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  1. Anticipating Global Justice: Confucianism and Mohism in Classical China.George Tsai - 2019 - In Jun-Hyeok Kwak & Hugo El-Kholi (eds.), Global Justice in East Asia. Routledge.
    This paper argues that debates between the Confucians and Mohists in Classical China anticipate contemporary discussions in political philosophy. Specifically, their debates about our responsibilities to other people are akin to debates between Rawlsans, Cosmopolitans, and Utilitarians about the content of our political obligations to other people, and about the proper scope of application of norms of justice.
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  2. An Illustrated Introduction to Taoism: The Wisdom of the Sages. [REVIEW]Samuel Bendeck Sotillos - 2016 - Sacred Web: A Journal of Tradition and Modernity 38:101-107.
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  3. Re-examining Human Rights Discourse after the Jewish and the Chinese Holocausts, via Confucius and Levinas.Sinkwan Cheng - 2013 - International Institute for Asian Studies Newsletter 64.
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  4. “Translation, Power Hierarchy, and the Globalization of the Concept `Human Rights’: Potential Contributions from Confucianism Missed by the UDHR.”.Sinkwan Cheng - 2015 - Age of Human Rights Journal 4:1-33.
    This essay strikes new paths for investigating the politics of translation and the (non-) universality of the concept of “human rights” by engaging them in a critical dialogue. Part I of my essay argues that a truly universal concept would have available linguistic equivalents in all languages. On this basis, I develop translation into a tool for disproving the claim that the concept human rights is universal. An inaccurate claim to universality could be made to look valid, however, if one (...)
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  5. “Confucius, Aristotle, and a New `Right’ to Connect China to the West: What Concepts of `Self’ and `Right’ We Might Have without the Christian Notion of Original Sin?” Self or No-Self? The Debate about Selflessness and the Sense of Self, ed. Ingolf U. Dalferth. 269-299. (DOI: 10.1628/978-3-16-155355-4).Sinkwan Cheng (ed.) - 2017 - Tübingen: Mohr Siebeck.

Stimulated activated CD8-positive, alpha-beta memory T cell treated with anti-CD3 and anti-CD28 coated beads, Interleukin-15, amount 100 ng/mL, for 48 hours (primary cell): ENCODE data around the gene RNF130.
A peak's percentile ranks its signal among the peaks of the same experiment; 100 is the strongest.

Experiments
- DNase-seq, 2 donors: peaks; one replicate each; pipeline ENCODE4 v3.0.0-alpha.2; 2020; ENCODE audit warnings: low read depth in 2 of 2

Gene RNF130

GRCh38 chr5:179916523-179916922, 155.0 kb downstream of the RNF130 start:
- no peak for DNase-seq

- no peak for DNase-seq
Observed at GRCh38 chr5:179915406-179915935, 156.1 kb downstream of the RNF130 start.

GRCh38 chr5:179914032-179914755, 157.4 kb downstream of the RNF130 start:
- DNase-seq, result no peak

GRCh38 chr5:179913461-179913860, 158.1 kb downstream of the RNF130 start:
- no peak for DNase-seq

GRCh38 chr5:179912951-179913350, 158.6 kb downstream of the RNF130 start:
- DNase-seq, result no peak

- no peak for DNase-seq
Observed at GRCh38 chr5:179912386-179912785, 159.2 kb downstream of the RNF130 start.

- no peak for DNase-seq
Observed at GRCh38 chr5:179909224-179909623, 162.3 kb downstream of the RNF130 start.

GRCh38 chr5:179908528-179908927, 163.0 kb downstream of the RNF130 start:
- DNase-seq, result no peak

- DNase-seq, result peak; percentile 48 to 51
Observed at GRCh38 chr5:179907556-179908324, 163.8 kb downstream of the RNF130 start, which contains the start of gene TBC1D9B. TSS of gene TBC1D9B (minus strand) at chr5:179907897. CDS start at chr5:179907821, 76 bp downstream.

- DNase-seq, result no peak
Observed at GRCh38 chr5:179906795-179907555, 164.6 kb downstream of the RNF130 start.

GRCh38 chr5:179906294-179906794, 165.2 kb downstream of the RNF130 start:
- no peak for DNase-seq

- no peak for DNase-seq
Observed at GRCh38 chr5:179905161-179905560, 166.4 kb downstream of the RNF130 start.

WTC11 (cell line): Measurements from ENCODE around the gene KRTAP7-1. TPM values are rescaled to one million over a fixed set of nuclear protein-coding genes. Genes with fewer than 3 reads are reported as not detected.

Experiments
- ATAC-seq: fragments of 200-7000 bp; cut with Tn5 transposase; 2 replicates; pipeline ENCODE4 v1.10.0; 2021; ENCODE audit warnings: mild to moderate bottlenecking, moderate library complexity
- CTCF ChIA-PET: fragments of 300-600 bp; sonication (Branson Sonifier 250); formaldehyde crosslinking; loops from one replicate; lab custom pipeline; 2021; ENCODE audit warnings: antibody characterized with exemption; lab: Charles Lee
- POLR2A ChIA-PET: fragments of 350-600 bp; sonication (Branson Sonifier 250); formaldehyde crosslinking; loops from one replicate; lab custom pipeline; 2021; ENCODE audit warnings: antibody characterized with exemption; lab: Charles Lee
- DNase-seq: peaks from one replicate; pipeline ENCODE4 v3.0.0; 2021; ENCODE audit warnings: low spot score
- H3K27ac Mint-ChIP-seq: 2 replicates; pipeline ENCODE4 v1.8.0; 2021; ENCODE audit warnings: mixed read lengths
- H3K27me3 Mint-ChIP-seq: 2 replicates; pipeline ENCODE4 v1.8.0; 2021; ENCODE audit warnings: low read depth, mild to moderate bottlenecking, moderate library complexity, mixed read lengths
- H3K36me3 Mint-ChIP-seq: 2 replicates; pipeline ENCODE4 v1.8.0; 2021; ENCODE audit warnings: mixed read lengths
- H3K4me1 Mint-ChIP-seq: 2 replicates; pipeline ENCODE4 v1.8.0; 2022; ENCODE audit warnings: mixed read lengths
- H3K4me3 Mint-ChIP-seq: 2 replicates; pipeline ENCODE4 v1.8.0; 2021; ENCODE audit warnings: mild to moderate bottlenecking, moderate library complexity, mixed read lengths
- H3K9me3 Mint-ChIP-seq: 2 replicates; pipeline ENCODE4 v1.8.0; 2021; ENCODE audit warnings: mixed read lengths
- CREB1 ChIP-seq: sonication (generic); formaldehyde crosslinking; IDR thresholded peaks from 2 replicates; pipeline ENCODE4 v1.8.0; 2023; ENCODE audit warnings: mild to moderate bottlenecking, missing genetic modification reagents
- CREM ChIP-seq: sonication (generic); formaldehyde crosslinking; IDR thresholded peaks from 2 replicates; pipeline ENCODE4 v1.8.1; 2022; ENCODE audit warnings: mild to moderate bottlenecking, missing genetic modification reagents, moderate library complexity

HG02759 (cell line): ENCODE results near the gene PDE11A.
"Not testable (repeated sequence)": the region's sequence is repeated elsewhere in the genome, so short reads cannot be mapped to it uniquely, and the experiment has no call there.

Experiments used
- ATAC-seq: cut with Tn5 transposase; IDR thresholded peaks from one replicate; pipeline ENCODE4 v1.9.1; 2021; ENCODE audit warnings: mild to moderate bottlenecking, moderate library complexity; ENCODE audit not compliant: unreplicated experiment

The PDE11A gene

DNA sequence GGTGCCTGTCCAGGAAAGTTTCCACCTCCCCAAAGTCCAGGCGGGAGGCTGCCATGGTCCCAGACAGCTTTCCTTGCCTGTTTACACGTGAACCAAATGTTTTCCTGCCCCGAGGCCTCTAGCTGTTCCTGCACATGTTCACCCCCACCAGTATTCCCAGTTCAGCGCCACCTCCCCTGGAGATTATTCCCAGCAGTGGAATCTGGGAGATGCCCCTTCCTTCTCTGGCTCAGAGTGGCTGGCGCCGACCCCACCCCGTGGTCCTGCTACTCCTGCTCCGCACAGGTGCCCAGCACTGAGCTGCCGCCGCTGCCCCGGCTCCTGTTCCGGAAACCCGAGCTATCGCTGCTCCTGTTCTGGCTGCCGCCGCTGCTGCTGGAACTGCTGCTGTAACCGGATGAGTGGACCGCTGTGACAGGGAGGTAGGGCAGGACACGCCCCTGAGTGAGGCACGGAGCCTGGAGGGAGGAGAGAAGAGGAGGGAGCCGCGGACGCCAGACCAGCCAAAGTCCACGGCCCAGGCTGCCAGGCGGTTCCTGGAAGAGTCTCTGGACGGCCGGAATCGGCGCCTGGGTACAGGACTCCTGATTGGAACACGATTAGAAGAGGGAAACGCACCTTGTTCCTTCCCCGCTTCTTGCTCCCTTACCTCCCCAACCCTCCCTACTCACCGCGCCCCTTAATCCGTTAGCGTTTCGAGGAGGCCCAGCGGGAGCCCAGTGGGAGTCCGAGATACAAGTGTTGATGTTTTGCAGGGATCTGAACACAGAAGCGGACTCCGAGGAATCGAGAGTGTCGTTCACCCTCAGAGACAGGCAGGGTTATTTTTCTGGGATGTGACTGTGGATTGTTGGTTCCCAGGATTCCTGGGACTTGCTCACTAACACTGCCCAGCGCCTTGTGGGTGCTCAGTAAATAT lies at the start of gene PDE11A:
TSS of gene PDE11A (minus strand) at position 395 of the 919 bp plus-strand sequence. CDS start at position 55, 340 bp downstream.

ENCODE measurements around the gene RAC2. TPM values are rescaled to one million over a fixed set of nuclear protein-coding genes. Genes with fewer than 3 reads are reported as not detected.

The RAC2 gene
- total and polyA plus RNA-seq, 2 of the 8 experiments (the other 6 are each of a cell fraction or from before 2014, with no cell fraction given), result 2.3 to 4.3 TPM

Concepts of “self” and “right” in three civilizations: primarily Confucian and ancient Greek, with references to Aristotle’s medieval Christian commentators; Uses the classical Greek and Chinese traditions’ common incompatibility with modern liberal notion of “right” to explore the commonalities between them, and on that basis endeavors to connect the East to the West with a “right” that could better harmonize the self with society, right with duty, and negative with positive freedom.
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  6. From Confucius to Coding and Avicenna to Algorithms: Cultivating Ethical AI Development through Cross-Cultural Ancient Wisdom.Ammar Younas & Yi Zeng - manuscript
    This paper explores the potential of integrating ancient educational principles from diverse eastern cultures into modern AI ethics curricula. It draws on the rich educational traditions of ancient China, India, Arabia, Persia, Japan, Tibet, Mongolia, and Korea, highlighting their emphasis on philosophy, ethics, holistic development, and critical thinking. By examining these historical educational systems, the paper establishes a correlation with modern AI ethics principles, advocating for the inclusion of these ancient teachings in current AI development and education. The proposed integration (...)
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  7. Is Confucian Political Meritocracy a Viable Alternative to Democracy? A Critical Engagement with Tongdong Bai.Yun Tang - 2023 - Journal of Value Inquiry 57 (4):625-640.